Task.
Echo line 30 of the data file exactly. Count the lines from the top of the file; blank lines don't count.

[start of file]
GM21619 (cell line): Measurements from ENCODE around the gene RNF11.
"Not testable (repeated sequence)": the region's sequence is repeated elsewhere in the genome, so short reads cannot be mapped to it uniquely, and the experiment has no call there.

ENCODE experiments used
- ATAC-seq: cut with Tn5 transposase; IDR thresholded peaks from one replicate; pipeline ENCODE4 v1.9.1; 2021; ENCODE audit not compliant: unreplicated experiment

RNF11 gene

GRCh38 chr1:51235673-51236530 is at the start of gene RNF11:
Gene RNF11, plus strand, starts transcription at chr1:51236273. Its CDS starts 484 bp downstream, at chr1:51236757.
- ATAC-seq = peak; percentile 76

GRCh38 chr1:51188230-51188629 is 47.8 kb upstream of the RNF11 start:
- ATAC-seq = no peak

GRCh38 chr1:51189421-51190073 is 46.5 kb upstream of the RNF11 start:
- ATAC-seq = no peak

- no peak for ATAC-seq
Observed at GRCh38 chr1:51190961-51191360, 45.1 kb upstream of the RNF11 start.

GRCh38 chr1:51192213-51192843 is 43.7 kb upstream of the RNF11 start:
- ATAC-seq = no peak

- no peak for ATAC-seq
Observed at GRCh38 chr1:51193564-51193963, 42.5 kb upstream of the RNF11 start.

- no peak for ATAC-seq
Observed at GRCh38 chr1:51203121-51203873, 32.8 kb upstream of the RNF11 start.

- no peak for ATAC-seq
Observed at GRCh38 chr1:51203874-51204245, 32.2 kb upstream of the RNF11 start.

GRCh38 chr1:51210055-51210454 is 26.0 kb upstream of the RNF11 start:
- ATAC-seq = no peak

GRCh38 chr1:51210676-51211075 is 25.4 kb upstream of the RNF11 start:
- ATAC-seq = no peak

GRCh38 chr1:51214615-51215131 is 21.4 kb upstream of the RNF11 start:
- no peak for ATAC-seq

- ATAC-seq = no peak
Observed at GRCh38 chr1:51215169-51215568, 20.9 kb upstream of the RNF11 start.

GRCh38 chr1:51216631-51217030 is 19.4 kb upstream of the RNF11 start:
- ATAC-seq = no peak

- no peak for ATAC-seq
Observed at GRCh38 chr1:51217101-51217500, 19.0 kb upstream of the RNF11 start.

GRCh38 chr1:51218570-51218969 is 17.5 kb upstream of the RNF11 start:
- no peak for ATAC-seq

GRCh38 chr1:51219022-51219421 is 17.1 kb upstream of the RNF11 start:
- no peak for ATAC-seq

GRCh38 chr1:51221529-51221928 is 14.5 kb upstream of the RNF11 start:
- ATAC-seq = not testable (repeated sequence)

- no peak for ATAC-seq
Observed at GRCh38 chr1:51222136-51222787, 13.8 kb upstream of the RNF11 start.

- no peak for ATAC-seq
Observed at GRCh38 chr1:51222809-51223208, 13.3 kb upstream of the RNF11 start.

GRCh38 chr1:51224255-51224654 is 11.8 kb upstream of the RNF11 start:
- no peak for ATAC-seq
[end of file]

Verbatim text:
Observed at GRCh38 chr1:51215169-51215568, 20.9 kb upstream of the RNF11 start.